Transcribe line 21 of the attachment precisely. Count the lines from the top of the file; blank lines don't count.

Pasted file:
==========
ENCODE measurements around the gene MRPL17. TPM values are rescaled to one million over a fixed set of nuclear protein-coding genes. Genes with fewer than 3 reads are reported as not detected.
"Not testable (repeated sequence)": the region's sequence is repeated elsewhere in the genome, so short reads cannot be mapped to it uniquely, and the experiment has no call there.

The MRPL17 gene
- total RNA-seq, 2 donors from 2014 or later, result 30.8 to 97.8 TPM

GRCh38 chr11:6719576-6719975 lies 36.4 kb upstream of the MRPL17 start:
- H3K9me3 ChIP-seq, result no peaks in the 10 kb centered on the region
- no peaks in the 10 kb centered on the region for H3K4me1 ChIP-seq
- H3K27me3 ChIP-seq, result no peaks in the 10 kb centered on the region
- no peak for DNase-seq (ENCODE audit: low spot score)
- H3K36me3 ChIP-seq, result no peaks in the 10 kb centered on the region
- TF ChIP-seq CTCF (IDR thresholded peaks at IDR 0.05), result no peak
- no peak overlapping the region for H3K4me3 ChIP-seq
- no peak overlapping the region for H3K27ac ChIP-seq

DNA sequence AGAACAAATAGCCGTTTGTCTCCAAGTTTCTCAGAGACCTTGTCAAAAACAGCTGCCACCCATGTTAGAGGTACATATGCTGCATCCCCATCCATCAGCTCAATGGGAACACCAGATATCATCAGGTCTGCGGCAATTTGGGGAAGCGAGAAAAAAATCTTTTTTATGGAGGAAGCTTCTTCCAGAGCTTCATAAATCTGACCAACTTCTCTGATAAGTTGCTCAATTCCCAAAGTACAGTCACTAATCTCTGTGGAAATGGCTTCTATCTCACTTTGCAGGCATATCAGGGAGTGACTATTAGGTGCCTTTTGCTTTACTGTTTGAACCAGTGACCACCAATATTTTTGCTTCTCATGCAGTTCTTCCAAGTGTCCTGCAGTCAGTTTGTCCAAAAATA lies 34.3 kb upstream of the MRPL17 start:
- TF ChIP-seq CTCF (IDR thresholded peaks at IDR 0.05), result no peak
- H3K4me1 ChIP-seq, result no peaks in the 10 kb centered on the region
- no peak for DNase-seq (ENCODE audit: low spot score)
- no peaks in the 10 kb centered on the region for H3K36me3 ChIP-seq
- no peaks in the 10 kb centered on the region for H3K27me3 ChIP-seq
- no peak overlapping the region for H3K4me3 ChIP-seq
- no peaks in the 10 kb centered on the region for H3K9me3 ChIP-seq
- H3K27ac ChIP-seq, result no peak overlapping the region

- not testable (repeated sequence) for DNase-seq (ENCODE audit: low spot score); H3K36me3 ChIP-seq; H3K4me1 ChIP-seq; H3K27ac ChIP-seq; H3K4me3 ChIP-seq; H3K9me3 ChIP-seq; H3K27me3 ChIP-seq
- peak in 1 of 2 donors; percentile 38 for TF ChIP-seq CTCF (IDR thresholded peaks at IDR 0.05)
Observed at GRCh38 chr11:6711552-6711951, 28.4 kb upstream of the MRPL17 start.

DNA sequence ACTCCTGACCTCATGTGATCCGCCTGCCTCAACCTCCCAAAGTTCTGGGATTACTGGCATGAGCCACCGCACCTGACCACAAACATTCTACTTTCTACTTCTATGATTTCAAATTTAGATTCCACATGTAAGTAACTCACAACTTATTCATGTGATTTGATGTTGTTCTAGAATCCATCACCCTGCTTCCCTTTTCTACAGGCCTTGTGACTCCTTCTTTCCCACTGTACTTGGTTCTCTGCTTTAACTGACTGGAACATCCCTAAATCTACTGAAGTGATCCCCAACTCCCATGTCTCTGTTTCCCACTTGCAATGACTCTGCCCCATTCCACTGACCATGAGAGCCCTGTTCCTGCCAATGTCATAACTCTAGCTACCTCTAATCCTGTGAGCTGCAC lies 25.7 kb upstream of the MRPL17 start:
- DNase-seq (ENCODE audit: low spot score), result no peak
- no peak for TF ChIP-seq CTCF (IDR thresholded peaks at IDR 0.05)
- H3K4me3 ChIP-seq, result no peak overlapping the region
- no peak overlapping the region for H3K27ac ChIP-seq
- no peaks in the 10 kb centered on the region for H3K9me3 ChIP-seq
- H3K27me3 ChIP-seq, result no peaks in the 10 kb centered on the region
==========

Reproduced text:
- no peaks in the 10 kb centered on the region for H3K9me3 ChIP-seq